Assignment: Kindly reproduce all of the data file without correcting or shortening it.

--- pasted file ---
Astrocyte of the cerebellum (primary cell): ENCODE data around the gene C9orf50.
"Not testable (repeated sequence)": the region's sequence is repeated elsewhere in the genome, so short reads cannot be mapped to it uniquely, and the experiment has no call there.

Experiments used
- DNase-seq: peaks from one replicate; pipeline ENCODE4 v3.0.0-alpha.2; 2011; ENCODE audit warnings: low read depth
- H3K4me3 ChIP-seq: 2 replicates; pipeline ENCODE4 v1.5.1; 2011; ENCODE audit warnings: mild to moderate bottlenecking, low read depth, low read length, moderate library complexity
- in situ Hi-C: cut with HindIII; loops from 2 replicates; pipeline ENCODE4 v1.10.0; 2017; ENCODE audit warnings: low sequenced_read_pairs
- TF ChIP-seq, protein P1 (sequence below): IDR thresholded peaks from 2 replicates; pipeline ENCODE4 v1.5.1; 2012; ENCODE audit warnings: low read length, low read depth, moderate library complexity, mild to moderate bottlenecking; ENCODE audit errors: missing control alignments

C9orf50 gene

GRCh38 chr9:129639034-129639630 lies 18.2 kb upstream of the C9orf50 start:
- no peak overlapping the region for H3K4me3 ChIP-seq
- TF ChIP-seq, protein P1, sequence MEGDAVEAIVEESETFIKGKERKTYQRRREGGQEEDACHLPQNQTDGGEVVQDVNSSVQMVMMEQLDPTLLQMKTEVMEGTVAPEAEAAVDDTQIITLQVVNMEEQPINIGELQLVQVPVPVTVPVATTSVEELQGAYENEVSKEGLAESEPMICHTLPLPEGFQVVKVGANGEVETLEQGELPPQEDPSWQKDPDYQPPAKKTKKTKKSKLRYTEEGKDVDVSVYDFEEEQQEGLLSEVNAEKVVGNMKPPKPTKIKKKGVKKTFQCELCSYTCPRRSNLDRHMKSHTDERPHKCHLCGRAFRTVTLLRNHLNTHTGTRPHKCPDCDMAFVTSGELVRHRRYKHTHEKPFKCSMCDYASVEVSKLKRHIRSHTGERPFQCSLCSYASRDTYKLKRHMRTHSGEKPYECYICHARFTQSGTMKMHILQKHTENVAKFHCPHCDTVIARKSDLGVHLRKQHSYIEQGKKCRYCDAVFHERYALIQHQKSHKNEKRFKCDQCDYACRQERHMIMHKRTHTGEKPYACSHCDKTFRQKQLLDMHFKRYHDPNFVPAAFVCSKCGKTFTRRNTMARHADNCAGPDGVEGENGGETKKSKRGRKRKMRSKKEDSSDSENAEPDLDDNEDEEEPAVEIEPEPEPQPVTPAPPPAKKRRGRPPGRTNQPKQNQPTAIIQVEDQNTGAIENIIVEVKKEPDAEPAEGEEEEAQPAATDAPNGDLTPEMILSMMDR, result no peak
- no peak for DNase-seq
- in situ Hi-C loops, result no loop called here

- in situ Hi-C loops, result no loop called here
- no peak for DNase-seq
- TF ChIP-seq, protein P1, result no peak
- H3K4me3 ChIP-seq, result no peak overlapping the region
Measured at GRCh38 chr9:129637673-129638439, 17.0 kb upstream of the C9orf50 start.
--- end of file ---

Astrocyte of the cerebellum (primary cell): ENCODE data around the gene C9orf50.
"Not testable (repeated sequence)": the region's sequence is repeated elsewhere in the genome, so short reads cannot be mapped to it uniquely, and the experiment has no call there.

Experiments used
- DNase-seq: peaks from one replicate; pipeline ENCODE4 v3.0.0-alpha.2; 2011; ENCODE audit warnings: low read depth
- H3K4me3 ChIP-seq: 2 replicates; pipeline ENCODE4 v1.5.1; 2011; ENCODE audit warnings: mild to moderate bottlenecking, low read depth, low read length, moderate library complexity
- in situ Hi-C: cut with HindIII; loops from 2 replicates; pipeline ENCODE4 v1.10.0; 2017; ENCODE audit warnings: low sequenced_read_pairs
- TF ChIP-seq, protein P1 (sequence below): IDR thresholded peaks from 2 replicates; pipeline ENCODE4 v1.5.1; 2012; ENCODE audit warnings: low read length, low read depth, moderate library complexity, mild to moderate bottlenecking; ENCODE audit errors: missing control alignments

C9orf50 gene

GRCh38 chr9:129639034-129639630 lies 18.2 kb upstream of the C9orf50 start:
- no peak overlapping the region for H3K4me3 ChIP-seq
- TF ChIP-seq, protein P1, sequence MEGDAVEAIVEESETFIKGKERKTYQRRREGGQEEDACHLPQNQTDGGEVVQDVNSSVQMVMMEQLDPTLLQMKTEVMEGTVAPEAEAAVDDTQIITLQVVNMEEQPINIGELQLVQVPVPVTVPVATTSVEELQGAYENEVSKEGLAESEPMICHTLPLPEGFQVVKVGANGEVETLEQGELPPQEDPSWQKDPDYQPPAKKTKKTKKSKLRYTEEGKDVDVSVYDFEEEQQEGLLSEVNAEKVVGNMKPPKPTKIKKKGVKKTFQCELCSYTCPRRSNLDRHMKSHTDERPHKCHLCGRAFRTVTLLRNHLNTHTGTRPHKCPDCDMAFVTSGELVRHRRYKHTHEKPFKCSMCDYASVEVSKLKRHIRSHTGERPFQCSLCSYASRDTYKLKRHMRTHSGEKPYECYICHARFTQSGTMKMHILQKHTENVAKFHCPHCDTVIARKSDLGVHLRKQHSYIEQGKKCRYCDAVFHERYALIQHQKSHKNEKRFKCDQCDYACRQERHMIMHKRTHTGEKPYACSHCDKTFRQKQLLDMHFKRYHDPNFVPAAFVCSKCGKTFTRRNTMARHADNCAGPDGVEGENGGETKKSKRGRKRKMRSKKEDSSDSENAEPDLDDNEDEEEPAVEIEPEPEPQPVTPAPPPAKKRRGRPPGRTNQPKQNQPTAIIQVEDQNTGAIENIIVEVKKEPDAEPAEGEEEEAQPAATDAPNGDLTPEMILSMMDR, result no peak
- no peak for DNase-seq
- in situ Hi-C loops, result no loop called here

- in situ Hi-C loops, result no loop called here
- no peak for DNase-seq
- TF ChIP-seq, protein P1, result no peak
- H3K4me3 ChIP-seq, result no peak overlapping the region
Measured at GRCh38 chr9:129637673-129638439, 17.0 kb upstream of the C9orf50 start.